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Do you have any advice on methods for consistency?

Brad Gott:

Consistency starts the second you roll up to do your burnout. As a bracket racer you need to try to duplicate your staging process as close as possible every pass. I try to do everything the same from when I put the visor down, the position of my feet when rolling in to stage and when to bring up the rpm’s. Also rider’s watch the tree differently. Some watch all the bulbs come down some just watch the third bulb. Whatever your style do it the same every pass. Launch rpm’s, shift points, body position all have a factor in your consistency.

Ben Knight:

Plain and simple get yourself into a routine. When you truly have a routine down pat, you won’t second guess things and you’ll then be able to focus on the important aspects of racing. Worrying about whether you aired up your shifter or turned on your nitrous bottle right before you stage is not something you need on your mind. So if you currently can’t explain your routine to someone, you probably don’t have one. Get a solid routine together and do the same thing every time. Once you do it enough it will become second nature. That being said, if you are ever in a situation where your routine is thrown off DO NOT PANIC! Just stay calm, make any necessary decisions and move forward with your run.

Janie Palm:

Do everything the same every time you race; start with the burn out, do it the same every time, stage the same every time, concentrate on the same thing every time. This is a learning process, you have to figure out what works for you. It might be different on different motorcycles. Consistency is all about a routine. Once you get that routine down stick with it.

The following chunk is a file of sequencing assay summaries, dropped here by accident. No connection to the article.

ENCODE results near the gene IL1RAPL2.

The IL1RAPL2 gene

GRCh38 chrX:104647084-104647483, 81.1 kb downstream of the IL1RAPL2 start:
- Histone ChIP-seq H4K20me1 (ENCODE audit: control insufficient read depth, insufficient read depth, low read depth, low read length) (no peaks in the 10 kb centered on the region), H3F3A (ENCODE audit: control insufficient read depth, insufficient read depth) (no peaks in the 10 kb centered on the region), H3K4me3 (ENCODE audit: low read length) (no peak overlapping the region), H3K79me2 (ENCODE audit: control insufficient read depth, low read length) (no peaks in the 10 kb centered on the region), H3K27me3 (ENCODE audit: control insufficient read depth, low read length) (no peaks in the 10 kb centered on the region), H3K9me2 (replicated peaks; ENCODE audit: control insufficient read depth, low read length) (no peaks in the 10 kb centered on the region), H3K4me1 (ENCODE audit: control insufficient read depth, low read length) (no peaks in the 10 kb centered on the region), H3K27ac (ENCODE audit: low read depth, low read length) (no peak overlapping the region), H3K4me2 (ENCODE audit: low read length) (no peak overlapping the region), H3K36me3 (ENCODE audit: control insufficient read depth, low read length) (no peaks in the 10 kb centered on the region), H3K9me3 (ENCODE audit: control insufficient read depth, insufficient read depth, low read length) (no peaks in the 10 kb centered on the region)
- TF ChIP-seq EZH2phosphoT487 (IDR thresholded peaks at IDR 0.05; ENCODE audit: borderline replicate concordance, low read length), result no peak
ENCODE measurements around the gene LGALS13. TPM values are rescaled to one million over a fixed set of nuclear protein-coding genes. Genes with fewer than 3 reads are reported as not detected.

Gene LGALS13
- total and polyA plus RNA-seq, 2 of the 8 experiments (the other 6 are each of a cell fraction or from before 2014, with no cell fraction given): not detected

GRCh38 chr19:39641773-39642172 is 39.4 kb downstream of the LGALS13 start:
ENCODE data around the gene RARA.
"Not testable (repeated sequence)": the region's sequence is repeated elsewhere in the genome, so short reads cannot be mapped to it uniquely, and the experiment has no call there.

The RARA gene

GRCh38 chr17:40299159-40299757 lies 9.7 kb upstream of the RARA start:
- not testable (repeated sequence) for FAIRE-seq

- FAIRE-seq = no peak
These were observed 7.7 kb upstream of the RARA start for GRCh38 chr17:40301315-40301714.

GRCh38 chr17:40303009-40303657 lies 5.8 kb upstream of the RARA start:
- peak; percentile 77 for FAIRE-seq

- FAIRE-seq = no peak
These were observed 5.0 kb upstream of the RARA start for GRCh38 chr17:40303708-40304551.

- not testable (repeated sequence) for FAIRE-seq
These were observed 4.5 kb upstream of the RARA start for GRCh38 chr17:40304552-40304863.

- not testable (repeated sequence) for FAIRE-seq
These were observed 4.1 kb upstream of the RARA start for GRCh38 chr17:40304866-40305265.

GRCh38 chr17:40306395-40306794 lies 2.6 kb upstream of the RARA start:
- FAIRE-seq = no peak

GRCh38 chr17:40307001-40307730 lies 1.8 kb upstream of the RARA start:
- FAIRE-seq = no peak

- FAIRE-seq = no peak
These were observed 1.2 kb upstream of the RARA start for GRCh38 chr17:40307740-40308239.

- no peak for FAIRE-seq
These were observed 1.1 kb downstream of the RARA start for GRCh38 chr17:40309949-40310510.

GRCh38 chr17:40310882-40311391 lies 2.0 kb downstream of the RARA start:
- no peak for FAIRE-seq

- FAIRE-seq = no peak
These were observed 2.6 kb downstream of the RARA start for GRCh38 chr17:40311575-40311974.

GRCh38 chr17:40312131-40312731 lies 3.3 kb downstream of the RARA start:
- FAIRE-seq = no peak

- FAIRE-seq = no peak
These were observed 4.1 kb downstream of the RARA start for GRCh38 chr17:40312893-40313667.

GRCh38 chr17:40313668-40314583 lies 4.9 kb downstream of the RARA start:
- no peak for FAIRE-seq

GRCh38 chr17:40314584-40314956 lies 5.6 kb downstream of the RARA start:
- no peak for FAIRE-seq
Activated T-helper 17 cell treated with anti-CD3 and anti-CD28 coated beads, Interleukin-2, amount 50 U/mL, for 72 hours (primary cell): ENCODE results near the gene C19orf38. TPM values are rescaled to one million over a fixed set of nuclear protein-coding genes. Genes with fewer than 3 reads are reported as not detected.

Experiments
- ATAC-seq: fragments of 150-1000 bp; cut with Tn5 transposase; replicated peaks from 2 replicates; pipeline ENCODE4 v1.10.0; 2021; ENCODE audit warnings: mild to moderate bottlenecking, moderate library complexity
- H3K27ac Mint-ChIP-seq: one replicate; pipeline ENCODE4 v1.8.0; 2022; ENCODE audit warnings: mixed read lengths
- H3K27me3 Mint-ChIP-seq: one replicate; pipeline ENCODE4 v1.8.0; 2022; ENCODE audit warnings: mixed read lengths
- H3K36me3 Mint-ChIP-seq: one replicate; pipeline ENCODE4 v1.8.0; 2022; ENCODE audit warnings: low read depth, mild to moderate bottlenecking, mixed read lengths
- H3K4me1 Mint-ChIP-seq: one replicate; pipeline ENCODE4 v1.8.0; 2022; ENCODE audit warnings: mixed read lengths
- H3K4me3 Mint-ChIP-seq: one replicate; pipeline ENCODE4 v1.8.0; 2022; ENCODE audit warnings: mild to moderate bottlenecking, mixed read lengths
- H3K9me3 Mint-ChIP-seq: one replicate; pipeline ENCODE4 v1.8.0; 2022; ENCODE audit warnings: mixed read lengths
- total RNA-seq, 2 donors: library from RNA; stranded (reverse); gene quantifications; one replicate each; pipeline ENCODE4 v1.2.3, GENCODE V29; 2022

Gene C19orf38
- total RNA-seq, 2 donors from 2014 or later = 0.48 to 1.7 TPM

Dustin Lee:

Repeat Repeat Repeat!!! To be consistent my #1 goal is to do the same thing every pass! Good smooth straight passes and getting tucked and hitting shift points all play a huge role in consistency! As a rider you need to be comfortable. If you get your bike comfortable to you, you will have way better success in being consistent and repeating passes on the track! Hope this helps, be safe!

Jerry Turner:

Develop a routine that works well for you and your bike as soon as you can and stay with it. It’s okay to change things when you are testing, but do the same thing when it comes time for eliminations. Same tire pressures, same type and amount of fuel in the bike, same launch rpm’s, same body position, same burnout and stage with the same amount of roll-in. I couldn’t tell you how many times I’ve had a bright idea, tested it during the first time run, decided it didn’t work and changed back for the second time run and eliminations. Unless absolutely necessary, don’t change what you’re doing in the middle of a race. You probably don’t need to know about my lucky boxer shorts, so I won’t go there…

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